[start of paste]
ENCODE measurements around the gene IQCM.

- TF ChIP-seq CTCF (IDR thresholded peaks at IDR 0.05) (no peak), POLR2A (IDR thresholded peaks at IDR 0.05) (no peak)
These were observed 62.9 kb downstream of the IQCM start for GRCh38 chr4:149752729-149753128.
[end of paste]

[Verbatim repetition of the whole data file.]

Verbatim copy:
ENCODE measurements around the gene IQCM.

- TF ChIP-seq CTCF (IDR thresholded peaks at IDR 0.05) (no peak), POLR2A (IDR thresholded peaks at IDR 0.05) (no peak)
These were observed 62.9 kb downstream of the IQCM start for GRCh38 chr4:149752729-149753128.